All those who chose to go knew that their decision would likely result in their deaths. Several settlements had been attempted, but only the Jamestown Colony had succeeded in 1607 but with casualties of 90%. The Pilgrim response was to declare: “though they should lose their lives in this action, yet might they have the comfort of knowing that their endeavor was worthy.”
John Robinson knew he must stay behind in Holland to care for the hundreds of believers remaining. But he sent the leaders he had prepared all those years, to be the vanguard, the pioneers of lasting liberty in the New World. Bradford records their final moments together at the dock in Holland. “But the tide which stays for no man called them away … and their reverent pastor, falling down on his knees, and all with him, with watery cheeks commended them with most fervent prayer to the Lord and His blessing. Then with mutual embraces and many tears, they took their leave of one another — which proved to be the last leave for many of them.”
On September 22, 1620, after several false starts, the Mayflower, a tiny former wine ship, left Plymouth, England, bound for what is modern day New York. The little ship was almost immediately swallowed by storms in the North Atlantic. The main beam cracked, and the captain told the people to prepare to meet their God. But one passenger had brought a giant building jack that was hoisted into place just in time to save the ship. After a sixty-six-day voyage, the little ship took refuge at the tip of Cape Cod. They attempted twice to go around the Cape and head south, but fierce gales drove them back.
On November 11, all the men on board signed a new plan of government because they were outside of the king’s char ter. It was a covenant with God and with each other to set up a “civil body politic.” It was called the Mayflower Com pact. The compact began, “In the name of God, Amen.” Here in the wilderness, a self-governing republic, under God, was created. It was founded upon biblical concepts including equal rights, private property and the election of godly leaders. The world would never be the same.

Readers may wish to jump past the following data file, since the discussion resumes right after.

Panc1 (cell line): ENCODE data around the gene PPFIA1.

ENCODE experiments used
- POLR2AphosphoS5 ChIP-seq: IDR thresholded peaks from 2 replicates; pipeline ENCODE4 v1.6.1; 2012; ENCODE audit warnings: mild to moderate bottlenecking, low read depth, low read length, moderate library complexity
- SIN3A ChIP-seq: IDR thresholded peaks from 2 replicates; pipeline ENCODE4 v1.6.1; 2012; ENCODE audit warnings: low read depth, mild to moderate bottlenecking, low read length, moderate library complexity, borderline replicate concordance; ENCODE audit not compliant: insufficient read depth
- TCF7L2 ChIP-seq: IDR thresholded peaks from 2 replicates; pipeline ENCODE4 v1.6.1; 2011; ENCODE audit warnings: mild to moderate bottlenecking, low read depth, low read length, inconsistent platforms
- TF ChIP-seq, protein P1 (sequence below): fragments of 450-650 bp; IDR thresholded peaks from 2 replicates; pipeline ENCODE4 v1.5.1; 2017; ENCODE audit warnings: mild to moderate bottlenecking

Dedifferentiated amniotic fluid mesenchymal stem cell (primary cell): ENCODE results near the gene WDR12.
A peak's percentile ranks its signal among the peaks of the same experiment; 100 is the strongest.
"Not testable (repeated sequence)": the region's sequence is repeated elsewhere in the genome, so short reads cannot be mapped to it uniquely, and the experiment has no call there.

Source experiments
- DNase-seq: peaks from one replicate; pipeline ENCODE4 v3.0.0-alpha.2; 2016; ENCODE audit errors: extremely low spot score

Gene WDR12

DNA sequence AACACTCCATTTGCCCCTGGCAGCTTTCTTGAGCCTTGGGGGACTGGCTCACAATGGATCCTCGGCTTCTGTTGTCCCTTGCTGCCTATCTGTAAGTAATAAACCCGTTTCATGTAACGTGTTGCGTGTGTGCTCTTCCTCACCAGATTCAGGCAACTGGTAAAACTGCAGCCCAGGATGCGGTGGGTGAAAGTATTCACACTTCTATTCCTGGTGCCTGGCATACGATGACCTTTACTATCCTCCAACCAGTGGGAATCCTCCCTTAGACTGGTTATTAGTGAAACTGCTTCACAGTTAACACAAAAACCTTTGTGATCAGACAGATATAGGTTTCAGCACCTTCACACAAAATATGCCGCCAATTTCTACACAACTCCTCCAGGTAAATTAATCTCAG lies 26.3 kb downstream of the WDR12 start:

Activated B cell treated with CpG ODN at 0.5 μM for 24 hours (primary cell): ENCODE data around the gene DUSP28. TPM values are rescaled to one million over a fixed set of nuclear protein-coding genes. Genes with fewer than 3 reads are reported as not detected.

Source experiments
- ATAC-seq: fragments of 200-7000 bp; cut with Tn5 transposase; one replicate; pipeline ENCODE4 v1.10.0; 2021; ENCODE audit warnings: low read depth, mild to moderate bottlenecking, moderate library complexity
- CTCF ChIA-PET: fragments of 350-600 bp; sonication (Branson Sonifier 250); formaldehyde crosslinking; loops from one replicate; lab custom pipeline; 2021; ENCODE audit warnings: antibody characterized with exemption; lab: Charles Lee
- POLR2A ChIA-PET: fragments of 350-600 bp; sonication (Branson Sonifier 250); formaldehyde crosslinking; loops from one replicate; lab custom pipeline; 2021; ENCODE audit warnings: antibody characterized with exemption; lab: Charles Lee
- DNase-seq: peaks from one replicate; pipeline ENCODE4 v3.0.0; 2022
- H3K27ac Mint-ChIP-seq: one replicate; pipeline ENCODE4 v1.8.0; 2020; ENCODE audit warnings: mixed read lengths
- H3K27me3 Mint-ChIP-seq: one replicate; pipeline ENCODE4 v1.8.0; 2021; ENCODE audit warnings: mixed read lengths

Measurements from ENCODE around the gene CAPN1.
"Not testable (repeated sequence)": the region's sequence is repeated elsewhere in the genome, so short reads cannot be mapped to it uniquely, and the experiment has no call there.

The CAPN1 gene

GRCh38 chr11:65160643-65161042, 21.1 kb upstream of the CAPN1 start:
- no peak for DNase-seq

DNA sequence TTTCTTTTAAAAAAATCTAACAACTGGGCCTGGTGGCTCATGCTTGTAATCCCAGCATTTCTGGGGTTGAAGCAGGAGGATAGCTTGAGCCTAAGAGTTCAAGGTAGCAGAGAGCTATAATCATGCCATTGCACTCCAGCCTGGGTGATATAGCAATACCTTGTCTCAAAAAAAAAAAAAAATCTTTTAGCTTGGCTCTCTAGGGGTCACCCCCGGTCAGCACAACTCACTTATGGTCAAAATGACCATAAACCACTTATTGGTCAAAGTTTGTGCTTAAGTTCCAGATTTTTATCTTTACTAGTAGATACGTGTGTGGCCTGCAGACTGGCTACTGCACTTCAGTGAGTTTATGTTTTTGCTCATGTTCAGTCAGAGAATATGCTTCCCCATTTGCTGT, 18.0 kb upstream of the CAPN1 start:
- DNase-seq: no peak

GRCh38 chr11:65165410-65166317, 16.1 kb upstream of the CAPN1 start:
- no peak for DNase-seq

Realizing that they must settle on the Cape or sail back to England where they were outlaws, William Bradford led a dozen men down the Cape in a small boat to look for water. After many days searching for a place with water and fertile land, the men were shipwrecked on an island off the coast. Since the next morning was the Sabbath, they had a worship service and dedicated the day to the Lord. Then on Monday, with a broken sail and missing oars, they paddled into an unknown little harbor just three miles inland. Upon landing they saw a clear fresh stream beside an abandoned village. Later they discovered that the place had been the village of the Pawtuxet Indians who had been wiped out by a plague a few years before. The scouts made their way back to the Mayflower. Then on Christmas day, 1620, all the settlers began work on their first building in Plymouth.
That first winter was horrific. At one time, only six people could walk, nursing the rest, who lay deathly ill and freezing cold. They buried the dead in a common grave to avoid revealing their weakness to possible enemy attacks. By March nearly half of them had died. But despite their grief, they remained strong in faith and charity. A plague broke out among the sailors on the Mayflower, which had stayed through the winter to help the Pilgrims. The women, most of whom died themselves, cared for the sailors to their peril. One dying sailor said, “We let each other lie and die like dogs but you care for one another like true Christians.”